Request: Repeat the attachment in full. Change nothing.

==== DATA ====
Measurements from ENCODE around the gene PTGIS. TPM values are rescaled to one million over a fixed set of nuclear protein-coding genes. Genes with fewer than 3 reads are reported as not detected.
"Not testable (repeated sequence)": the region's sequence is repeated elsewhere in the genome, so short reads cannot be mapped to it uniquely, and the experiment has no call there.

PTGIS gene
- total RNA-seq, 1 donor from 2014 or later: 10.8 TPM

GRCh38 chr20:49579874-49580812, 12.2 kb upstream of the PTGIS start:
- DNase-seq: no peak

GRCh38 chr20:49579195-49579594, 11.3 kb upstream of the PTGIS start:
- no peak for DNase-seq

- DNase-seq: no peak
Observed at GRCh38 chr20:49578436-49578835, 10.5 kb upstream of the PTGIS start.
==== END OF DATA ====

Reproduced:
Measurements from ENCODE around the gene PTGIS. TPM values are rescaled to one million over a fixed set of nuclear protein-coding genes. Genes with fewer than 3 reads are reported as not detected.
"Not testable (repeated sequence)": the region's sequence is repeated elsewhere in the genome, so short reads cannot be mapped to it uniquely, and the experiment has no call there.

PTGIS gene
- total RNA-seq, 1 donor from 2014 or later: 10.8 TPM

GRCh38 chr20:49579874-49580812, 12.2 kb upstream of the PTGIS start:
- DNase-seq: no peak

GRCh38 chr20:49579195-49579594, 11.3 kb upstream of the PTGIS start:
- no peak for DNase-seq

- DNase-seq: no peak
Observed at GRCh38 chr20:49578436-49578835, 10.5 kb upstream of the PTGIS start.